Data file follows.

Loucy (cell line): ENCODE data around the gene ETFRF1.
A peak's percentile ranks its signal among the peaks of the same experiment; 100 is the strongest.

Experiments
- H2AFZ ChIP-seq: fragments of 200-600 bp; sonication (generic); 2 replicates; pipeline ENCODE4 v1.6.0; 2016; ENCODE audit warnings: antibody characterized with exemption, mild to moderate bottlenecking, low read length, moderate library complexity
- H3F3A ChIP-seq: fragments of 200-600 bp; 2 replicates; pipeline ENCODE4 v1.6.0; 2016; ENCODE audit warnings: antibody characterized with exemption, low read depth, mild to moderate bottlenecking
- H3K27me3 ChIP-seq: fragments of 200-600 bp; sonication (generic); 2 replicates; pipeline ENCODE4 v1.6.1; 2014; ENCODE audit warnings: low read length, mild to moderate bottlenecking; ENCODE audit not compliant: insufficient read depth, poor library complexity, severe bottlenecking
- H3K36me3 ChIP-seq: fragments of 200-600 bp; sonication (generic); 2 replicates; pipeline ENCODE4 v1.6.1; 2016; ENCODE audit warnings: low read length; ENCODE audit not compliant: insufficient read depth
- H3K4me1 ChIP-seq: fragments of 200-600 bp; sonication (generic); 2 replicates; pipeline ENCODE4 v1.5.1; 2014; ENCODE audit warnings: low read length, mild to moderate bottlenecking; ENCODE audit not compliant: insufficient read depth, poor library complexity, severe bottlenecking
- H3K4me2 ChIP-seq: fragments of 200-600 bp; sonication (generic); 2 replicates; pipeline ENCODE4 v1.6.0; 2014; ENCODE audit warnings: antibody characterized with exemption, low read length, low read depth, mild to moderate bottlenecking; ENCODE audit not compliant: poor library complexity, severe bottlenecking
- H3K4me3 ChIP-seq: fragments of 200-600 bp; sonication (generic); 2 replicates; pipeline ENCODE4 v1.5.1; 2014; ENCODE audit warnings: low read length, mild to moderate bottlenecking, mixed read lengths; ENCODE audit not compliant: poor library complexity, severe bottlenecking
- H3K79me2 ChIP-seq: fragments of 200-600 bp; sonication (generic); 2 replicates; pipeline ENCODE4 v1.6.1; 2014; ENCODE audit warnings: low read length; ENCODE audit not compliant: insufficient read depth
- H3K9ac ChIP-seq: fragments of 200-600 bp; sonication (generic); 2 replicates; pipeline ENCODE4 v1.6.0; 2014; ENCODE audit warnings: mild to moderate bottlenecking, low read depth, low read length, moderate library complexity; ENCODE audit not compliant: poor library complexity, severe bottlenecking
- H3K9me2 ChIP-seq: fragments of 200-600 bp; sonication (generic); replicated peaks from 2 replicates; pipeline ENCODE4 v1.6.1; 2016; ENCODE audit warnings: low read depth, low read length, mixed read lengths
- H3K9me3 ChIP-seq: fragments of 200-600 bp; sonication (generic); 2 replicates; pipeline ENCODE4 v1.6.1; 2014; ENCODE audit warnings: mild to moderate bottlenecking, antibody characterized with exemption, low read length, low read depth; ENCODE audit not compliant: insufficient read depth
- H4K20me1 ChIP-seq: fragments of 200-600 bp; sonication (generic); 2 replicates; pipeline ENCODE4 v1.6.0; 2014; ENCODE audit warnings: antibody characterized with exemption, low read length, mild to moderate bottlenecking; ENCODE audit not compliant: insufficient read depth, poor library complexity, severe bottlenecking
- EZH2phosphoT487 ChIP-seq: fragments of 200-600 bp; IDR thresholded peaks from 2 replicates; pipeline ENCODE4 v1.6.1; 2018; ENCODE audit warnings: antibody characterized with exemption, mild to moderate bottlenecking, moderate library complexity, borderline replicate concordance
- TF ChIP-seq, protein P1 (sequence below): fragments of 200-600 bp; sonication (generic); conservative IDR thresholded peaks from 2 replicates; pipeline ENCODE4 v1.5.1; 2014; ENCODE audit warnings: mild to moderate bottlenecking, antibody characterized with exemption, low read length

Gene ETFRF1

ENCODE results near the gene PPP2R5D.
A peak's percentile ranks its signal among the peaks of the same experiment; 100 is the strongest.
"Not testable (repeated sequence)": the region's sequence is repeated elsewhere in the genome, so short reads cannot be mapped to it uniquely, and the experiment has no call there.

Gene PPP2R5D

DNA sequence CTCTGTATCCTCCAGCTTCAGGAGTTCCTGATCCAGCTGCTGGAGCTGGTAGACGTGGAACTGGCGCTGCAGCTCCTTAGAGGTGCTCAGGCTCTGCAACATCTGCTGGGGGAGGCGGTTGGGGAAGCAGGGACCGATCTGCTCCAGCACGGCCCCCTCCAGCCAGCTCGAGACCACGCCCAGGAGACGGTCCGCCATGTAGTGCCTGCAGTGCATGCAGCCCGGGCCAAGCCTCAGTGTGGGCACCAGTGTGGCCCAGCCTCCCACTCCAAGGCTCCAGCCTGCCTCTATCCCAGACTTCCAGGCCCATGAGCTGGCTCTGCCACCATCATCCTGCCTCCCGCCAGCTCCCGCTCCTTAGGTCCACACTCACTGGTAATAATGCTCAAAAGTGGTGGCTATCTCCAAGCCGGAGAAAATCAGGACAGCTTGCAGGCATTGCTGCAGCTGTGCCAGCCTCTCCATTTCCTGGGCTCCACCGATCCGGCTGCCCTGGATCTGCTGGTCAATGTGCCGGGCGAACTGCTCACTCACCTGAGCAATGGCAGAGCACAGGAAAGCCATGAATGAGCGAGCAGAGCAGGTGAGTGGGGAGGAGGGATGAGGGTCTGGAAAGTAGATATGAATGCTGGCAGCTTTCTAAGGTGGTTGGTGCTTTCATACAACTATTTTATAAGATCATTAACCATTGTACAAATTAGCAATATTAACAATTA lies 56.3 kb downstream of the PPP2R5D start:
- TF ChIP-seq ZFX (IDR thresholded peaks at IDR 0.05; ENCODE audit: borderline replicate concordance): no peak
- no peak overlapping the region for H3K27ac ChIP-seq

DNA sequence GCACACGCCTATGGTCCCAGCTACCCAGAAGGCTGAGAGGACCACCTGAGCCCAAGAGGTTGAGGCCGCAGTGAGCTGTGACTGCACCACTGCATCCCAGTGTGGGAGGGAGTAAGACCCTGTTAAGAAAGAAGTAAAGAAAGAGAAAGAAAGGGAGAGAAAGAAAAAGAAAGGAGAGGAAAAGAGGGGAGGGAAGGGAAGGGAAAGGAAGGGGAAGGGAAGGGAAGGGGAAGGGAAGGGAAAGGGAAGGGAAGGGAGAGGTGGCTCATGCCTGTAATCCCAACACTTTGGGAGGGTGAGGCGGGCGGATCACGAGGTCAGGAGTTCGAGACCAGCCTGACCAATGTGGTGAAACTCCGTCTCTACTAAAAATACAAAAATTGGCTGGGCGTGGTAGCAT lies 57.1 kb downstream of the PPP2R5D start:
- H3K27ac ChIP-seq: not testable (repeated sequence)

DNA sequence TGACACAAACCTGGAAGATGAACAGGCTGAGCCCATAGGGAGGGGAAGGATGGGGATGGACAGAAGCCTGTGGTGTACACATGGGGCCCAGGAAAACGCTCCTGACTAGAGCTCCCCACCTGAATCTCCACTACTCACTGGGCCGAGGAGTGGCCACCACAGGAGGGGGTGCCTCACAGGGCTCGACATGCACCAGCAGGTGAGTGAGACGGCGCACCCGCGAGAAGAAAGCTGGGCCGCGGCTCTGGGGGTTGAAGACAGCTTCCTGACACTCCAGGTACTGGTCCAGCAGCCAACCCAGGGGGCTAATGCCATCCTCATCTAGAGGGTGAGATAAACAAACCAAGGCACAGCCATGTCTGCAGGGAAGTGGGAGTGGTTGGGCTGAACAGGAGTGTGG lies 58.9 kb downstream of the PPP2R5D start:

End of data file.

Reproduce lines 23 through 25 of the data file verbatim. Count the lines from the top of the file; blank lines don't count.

DNA sequence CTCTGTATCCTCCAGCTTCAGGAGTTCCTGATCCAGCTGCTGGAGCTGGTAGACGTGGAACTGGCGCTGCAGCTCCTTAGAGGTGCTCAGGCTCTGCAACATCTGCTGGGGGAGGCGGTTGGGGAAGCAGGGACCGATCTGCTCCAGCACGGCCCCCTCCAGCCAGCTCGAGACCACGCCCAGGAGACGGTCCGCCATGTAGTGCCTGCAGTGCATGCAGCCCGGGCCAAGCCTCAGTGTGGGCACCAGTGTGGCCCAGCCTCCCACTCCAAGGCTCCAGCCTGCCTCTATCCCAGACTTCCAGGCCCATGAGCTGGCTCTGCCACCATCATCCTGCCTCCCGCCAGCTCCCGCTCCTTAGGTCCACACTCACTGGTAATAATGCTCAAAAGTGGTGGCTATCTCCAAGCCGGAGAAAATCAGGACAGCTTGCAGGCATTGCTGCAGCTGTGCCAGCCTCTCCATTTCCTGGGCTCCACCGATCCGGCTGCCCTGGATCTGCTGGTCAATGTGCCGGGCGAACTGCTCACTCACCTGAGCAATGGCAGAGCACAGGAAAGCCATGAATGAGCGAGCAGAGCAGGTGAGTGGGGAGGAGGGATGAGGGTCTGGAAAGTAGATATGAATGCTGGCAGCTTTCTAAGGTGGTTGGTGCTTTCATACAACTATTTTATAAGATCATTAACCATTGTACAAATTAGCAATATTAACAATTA lies 56.3 kb downstream of the PPP2R5D start:
- TF ChIP-seq ZFX (IDR thresholded peaks at IDR 0.05; ENCODE audit: borderline replicate concordance): no peak
- no peak overlapping the region for H3K27ac ChIP-seq